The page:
I'll spare you any further details, but felt any transplant patients reading this might want to know what they could be in store for.

Today was a much better day, but I'm still feeling worn out from yesterday. It's amazing how hard it is to bounce back from the smallest things. I'm being patient with myself. I know it's just a matter of time. It's just so hard to watch the people I love watching me struggle. I'll get there, it's just a waiting game.

Thursday, October 2, 2008

Today was another hard day. I think it was mostly due to the fact that I only managed about 4 hours of sleep last night. It was my own fault, since I stayed up to watch some shows that Chris had downloaded. I'd intended to take a nap while at the ATC, but found that I couldn't sleep there, either. By the time we left at around 2:30, I was seriously failing. I had to have a break walking out to the car, which was very upsetting to Chris. He's afraid that I might be heading in the wrong direction. I started falling asleep in the car and by the time we got back to the apartment, I was too tired to pour myself a glass of water. Chris took care of me and tucked me in for a nap. I managed to sleep in one hour fits for a total of two hours.

I saw Dr. Kebriaei while in clinic today and there were no surprises. She's going to check on the whole cellcept thing and thinks that I might be able to stop at day +50. I can live with that. I started taking magnesium yesterday, but it didn't make a difference in my labs. It did cause diarrhea, though. Right now, it's just 500mg. It will steadily go up, eventually.

I'm exhausted, but I still have to take a few pills, so I'll sign off for now.

Wednesday, October 1, 2008

Chris said it was my turn to blog and I do have some catching up to do.

Last weekend, my dear friend Tina flew in from New York and I loved every minute of her visit. Sure, I hated that I was trapped in the hospital, but Tina is the kind of friend that will hold your hand and make you forget why you're upset. I've known her for twenty years and she still continues to amaze me.

She brought me trashy magazines and pored over them with me while I caught up on what was happening in the artificial world outside. She's the kind of friend who will sit quietly with you and just knows what you need, sometimes before you do. I'll just say that it was the best weekend I've had in a while and her visit was just what I needed to help me get over the hospital blues. I love you Tina, and am just so happy you're one of my friends.

I had my third clinic visit today and it was fairly routine. I needed another bolus of magnesium since all of the chemo and meds continue to deplete my body of this vital resource. The PharmD wants me to start taking oral magnesium. These are 500mg pills and she's starting me out on one a day. If I can tolerate this, ie, the resultant diarrhea isn't debilitating, they'll gradually increase my dosage. Last year, I was taking 16 magnesiums a day at one point. This wouldn't be so bad if I already weren't taking so many pills everyday. I take 16 immunosuppressants in addition to heart medication, folic acid, antivirals, anti-fungals, antacids, anti-emetics, and what ever else I'm forgetting at the moment.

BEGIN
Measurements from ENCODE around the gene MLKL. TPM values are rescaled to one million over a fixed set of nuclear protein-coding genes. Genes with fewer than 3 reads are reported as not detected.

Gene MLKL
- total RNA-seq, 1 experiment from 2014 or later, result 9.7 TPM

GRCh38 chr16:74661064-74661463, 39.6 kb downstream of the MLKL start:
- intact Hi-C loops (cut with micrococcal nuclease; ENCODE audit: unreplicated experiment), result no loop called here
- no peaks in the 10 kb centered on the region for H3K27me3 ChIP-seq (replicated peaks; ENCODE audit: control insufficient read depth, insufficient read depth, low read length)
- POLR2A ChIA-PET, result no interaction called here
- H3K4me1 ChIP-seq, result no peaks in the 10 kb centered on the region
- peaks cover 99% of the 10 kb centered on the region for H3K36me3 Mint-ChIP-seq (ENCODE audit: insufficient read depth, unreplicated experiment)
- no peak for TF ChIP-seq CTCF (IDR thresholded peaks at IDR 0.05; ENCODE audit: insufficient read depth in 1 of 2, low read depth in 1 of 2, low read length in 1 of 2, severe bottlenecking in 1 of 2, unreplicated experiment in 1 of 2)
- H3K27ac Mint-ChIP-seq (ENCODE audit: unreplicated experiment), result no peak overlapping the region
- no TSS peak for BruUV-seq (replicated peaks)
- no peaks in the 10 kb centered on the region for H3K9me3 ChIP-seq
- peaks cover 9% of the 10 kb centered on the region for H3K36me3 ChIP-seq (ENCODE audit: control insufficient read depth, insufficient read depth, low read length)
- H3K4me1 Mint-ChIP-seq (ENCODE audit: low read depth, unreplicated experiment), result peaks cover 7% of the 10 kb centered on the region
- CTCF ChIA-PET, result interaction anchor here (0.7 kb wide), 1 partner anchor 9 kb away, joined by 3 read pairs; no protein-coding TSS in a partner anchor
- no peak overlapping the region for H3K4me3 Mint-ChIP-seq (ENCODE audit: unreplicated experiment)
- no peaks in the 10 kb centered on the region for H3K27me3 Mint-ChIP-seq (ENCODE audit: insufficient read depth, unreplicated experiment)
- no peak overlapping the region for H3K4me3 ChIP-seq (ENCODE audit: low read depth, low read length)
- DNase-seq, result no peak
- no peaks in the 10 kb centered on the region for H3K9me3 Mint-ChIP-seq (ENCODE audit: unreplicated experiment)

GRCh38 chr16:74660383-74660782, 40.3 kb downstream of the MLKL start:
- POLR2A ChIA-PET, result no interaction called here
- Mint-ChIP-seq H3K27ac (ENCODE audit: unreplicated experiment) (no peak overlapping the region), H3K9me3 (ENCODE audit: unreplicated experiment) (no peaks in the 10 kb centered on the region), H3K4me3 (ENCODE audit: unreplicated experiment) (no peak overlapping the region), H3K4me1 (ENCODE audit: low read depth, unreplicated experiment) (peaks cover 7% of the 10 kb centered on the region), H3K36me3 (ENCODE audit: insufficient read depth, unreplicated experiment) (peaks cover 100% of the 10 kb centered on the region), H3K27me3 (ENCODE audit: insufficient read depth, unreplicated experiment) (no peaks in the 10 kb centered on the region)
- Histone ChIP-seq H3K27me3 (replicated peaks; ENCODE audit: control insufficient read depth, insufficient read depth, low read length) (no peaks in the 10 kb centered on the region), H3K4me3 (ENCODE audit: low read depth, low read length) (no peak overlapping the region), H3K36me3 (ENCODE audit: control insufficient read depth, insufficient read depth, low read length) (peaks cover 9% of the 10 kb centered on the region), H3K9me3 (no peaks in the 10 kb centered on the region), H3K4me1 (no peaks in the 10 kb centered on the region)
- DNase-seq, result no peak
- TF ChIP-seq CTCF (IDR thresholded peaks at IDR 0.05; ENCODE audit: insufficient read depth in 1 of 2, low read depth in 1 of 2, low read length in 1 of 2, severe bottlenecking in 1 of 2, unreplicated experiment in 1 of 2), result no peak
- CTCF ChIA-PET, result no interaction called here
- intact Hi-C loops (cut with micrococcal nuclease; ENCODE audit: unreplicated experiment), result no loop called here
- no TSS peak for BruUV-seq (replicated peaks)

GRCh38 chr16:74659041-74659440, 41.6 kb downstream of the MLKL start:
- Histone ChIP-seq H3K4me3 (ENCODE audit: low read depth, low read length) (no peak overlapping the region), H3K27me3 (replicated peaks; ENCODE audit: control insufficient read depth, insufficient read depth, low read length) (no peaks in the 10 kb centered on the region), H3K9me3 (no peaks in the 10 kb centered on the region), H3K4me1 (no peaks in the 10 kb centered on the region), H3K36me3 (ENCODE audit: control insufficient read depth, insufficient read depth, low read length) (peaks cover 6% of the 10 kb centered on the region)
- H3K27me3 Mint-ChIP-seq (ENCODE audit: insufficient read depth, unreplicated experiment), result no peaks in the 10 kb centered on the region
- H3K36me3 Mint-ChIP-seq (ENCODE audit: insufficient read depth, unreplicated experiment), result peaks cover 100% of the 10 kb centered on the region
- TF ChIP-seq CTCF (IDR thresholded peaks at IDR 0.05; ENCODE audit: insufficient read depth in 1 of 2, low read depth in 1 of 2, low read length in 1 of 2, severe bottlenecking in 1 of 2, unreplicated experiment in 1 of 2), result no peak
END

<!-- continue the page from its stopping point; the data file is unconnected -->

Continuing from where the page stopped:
I keep asking when I can stop the cellcept. This is an immunosuppressant that makes me vomit unless I can keep a high enough level of zofran in my system. I'm so serious about this that I get up in the middle of the night to take a zofran tablet. I know I have to have the cellcept to help against GvHD, but I'm also on tacrolimus for the same thing. With the last transplant, I was off cell-cept at day +30. Today, I learned that cord transplant patients now have to continue on cell-cept until day +100. Since my latest transplant was a 9 out of 10 mismatch, I suspect I'll be on this little gem of a pill for quite some time. 12 a day. Yum-yum.

I'm still having a hard time with food, but with every day, I'm able to eat a little more. The last few nights I've been waking up between 2 and 3 am, starving. It's so bad that I can't sleep and end up stumbling out of bed to eat a small container of apple sauce just to get something into my system. This is so strange since I have such a hard time eating during the waking day. I'm still having a hard time interpreting the fact that I'm hungry when I'm awake. This happened last time and I know that it will get better with time, but I never got up in the middle of the night to eat.

I put dinner off until after 7 tonight to see if I might be able to sleep the night through. My fingers are crossed. I still get up about 4 times a night for various reasons, mostly related to the loo.

I'll see Dr. Kebriaei tomorrow and I'm hopeful that I'm on track to get out at 100 days. I know any number of things can happen between now and then, but I have to take things one day at a time. I'm determined to get stronger every day and hope to start physical therapy the week after next. I'll take things a little easier this time since I'm not feeling as well as I did last time. Don't worry, I'll push myself, but within reason. Today was hard, but tomorrow will be better, as will the next day.